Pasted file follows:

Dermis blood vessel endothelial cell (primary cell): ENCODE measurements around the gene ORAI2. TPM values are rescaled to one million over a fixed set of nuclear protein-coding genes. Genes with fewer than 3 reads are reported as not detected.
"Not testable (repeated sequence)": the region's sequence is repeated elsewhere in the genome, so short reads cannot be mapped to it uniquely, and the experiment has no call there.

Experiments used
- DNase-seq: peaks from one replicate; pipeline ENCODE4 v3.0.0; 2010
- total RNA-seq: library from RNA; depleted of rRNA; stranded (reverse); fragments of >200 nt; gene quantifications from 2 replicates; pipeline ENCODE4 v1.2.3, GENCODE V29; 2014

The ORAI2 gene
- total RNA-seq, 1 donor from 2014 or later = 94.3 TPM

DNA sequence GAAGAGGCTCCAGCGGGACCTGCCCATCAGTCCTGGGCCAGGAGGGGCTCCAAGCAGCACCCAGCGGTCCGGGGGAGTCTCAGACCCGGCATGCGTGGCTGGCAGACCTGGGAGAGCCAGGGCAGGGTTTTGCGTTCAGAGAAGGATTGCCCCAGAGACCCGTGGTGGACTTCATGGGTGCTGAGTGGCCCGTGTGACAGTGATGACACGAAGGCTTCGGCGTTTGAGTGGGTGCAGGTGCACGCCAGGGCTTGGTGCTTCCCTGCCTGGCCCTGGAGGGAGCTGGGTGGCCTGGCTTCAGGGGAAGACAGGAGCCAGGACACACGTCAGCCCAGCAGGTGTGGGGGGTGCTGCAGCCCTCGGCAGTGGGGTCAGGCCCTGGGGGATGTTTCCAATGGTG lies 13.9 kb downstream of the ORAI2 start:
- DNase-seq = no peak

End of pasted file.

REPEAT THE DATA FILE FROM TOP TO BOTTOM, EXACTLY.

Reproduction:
Dermis blood vessel endothelial cell (primary cell): ENCODE measurements around the gene ORAI2. TPM values are rescaled to one million over a fixed set of nuclear protein-coding genes. Genes with fewer than 3 reads are reported as not detected.
"Not testable (repeated sequence)": the region's sequence is repeated elsewhere in the genome, so short reads cannot be mapped to it uniquely, and the experiment has no call there.

Experiments used
- DNase-seq: peaks from one replicate; pipeline ENCODE4 v3.0.0; 2010
- total RNA-seq: library from RNA; depleted of rRNA; stranded (reverse); fragments of >200 nt; gene quantifications from 2 replicates; pipeline ENCODE4 v1.2.3, GENCODE V29; 2014

The ORAI2 gene
- total RNA-seq, 1 donor from 2014 or later = 94.3 TPM

DNA sequence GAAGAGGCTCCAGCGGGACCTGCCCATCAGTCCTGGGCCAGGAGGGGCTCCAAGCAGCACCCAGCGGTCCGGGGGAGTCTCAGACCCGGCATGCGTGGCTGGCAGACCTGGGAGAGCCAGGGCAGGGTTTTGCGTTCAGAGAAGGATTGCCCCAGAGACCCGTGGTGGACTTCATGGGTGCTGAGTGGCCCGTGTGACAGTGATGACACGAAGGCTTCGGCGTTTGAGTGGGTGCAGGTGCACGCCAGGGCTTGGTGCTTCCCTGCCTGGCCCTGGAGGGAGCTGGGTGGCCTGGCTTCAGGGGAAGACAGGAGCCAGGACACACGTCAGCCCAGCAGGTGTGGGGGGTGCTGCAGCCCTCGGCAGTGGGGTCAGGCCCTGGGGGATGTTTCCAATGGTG lies 13.9 kb downstream of the ORAI2 start:
- DNase-seq = no peak